The King's Fund house style: N

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National Institute for Health and Care Excellence (NICE)
note, for not of

NHS England
no acronym

NHS five year forward view
Use NHS five year forward view at the first mention and then Forward View
Full reference for the Forward View:
NHS England, Care Quality Commission, Health Education England, Monitor, NHS Trust Development Authority, Public Health England (2014). NHS five year forward view [online]. London: NHS England. Available at: www.england.nhs.uk/ourwork/futurenhs (accessed on xx Xxxxxx 2015).

non-discriminatory language
If in doubt, ask the people or group concerned how they would like to be referred to. Refer to someone's ethnic origin, disability gender, mental health or sexuality only if it's strictly relevant to the context. Never refer to people as 'normal'.

Disability - refer to:

  • 'people with disabilities' or 'people with mobility problems' rather than 'the disabled'.
  • 'able-bodied' not 'normal'.
  • 'people who are blind' or 'people who have sight problems' or 'people who are partially sighted' not 'the blind'.
  • 'Deaf people' or the 'Deaf Community' (note: upper case 'D') rather than 'the deaf'.

Ethnic origin – everyone has an ethnic origin and identity. Care should be taken with terms used, which should relate to the census categories, which are used for 'ethnic monitoring' across the NHS and elsewhere. The categories are:

White – includes British, Irish and 'other' – such as Polish

Asian – Indian, Pakistani, Bangladeshi and 'others' – such as Tamil, or sub-regions such as Kashmir and Mirpur

Black – Caribbean, African and 'other'

Chinese and other.

The term 'black and minority ethnic (BME)' refers to all people who would not classify themselves as 'white British'. Use 'black and minority ethnic' or refer to their specific group if known: African, African-Caribbean (not Afro-Caribbean), Bengali, Chinese and so on.

Gender

  • Use suitable gender non-specific terms where possible, eg, 'chair' rather than 'chairman/-woman', 'firefighter' rather than 'fireman', 'postal worker' rather than 'postman/-woman'.
  • Don’t refer to a woman’s marital status, pregnancy or children (eg, 'Mary, mother of three') unless it’s relevant.
  • If you don’t know the gender, refer to 'they' or 'their' rather than 'he', 'he/she', 'he or she', and so on, eg, 'If the editor notices a spelling error, they must correct it.'

HIV/AIDS

  • Someone who has the human immunodeficiency virus is HIV positive.
  • However, use a hyphen when HIV is adjectival, eg, an HIV-positive woman.
  • It’s not necessary to spell out HIV or AIDS in full.
  • HIV/AIDS are usually presented together, eg, the HIV/AIDS pandemic, except when you’re referring specifically to the HIV virus or AIDS, its related illnesses.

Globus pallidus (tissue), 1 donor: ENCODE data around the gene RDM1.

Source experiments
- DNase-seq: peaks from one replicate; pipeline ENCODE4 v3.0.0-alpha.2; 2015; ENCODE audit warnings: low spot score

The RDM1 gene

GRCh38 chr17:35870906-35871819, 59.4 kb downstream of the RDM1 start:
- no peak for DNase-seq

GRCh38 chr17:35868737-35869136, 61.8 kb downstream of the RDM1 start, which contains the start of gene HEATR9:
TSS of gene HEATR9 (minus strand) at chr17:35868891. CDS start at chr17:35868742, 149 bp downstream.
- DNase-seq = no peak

• Don’t use full-blown AIDS – AIDS is sufficient.
  • Refer to people with AIDS, rather than AIDS sufferers, AIDS victims, etc.

Mental health
Use 'people with mental health issues' or 'people experiencing mental distress' rather than 'victims' or 'sufferers of', or 'people suffering from', mental illness.

Sexuality
Use gay and lesbian rather than homosexual. For plural, use gay men (not gays) and lesbians. Gay can refer to men and women together (eg, gay rights) but gay men and lesbians is preferable to gay people. The term gay doesn’t include transgender and bisexual people, whom you should refer to specifically.

no one
not no-one

none
takes singular verb

numbers

  • Use commas in figures of four figures or more (1,000, 15,000) and a further comma after millions (1,234,567). However, millions and billions will usually be written as 2.4 million/3.7 billion.
  • Spell out numbers one to nine. Write 10 onwards as numerals, unless the number comes at the beginning of a sentence (although it’s best to reorder the sentence to avoid this). If a sentence includes a mix of numbers, use a consistent style – ‘The relevant sections were 7, 13, 14 and 17’ or ‘The relevant sections were two, five and eleven.’
  • Hyphenate numbers from 21 to 99 when they are spelt out: eg, eighty-seven, twenty-six or two hundred and sixty-five.
  • Use numerals in:
    • figures, tables and measurements (5km)
    • percentages (2 per cent)
    • currency (US$6)
    • before the words million or billion (5.5 million, 1 billion)
    • ages (6-year-old girl)

Note: only use the per cent sign (%) in tables and figures – otherwise, spell it out in full, with a space between per and cent.

Use the following style for ranges: 11–12, 105–6, 1764–98 but 1764–1810, 9.45–10.00am.